3. ^ Pat McMahon Gatorzone Bio
  4. ^ Pat McMahon Baseball-Reference Bullpen
  5. ^ Pat McMahon Gatorzone Bio
  6. ^ Head Coach Pat McMahon
  7. ^,96181 McMahon Set For Mississippi State
  8. ^ A candid conversation with Ron Polk
  9. ^ Ron Polk Bio at
  10. ^ Former Odu Coach Accepts New Challenge
  11. ^ 1998 College World Series
  12. ^ 2013 MSU Baseball Media Guide Honors & History Section
  13. ^ Mcmahon Takes Over At UF
  14. ^ Polk leaves Georgia, returns to Mississippi State
  15. ^,964743 UF Baseball Coach Lopez Fired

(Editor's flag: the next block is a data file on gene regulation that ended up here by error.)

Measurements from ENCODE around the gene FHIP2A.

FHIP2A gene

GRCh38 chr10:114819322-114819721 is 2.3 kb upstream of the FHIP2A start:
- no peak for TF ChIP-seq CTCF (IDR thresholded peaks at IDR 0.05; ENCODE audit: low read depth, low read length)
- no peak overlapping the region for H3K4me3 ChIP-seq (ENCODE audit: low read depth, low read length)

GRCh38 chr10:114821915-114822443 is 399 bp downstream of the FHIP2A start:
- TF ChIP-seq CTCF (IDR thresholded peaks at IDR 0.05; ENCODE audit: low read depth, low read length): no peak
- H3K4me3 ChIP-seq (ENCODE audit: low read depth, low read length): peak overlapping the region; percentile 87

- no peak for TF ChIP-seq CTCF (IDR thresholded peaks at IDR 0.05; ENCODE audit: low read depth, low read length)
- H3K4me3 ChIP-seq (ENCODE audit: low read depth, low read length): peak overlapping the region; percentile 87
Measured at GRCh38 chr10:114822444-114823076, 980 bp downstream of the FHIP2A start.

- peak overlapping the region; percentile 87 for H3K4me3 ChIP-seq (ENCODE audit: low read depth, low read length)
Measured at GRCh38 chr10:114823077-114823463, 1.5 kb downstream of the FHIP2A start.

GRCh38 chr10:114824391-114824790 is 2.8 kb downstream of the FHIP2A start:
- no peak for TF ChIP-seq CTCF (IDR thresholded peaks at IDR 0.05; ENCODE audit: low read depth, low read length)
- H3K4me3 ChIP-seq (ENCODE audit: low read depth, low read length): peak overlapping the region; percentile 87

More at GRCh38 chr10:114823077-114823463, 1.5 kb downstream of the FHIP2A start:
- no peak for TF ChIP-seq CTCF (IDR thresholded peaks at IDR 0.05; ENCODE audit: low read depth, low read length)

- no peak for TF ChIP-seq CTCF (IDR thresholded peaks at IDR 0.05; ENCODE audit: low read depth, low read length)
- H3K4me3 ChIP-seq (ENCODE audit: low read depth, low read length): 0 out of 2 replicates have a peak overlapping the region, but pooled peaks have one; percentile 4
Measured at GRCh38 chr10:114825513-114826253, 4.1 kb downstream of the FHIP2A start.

16. ^ Florida Baseball 2012 Media Supplement
  17. ^ UF Fires McMahon
  18. ^ Ring Invited To USA Baseball National Team Trial
  19. ^ Head Coach Pat McMahon
  20. ^ Staten Island Yankees Announce 2008 Coaching Staff
  21. ^ BR Bullpen
  22. ^
  23. ^ New-York Penn League All-Stars revealed
  24. ^ Mallozzi, Vincent (June 21, 2008). "Double-Barreled Pitcher Provides Shot of Confusion". New York Times. Retrieved April 10, 2009.
  25. ^ MiLB Prospective Results tagged 'Pat McMahon'
  26. ^ McMahon named Lefty Gomez Award winner
  27. ^ Former Gator Baseball Coach McMahon Now Working with Yankees
  28. ^ ABCA Hall of Fame Class of 2018 announced
  29. ^ Pat McMahon Head Coach

External links

This page was last edited on 16 November 2019, at 16:06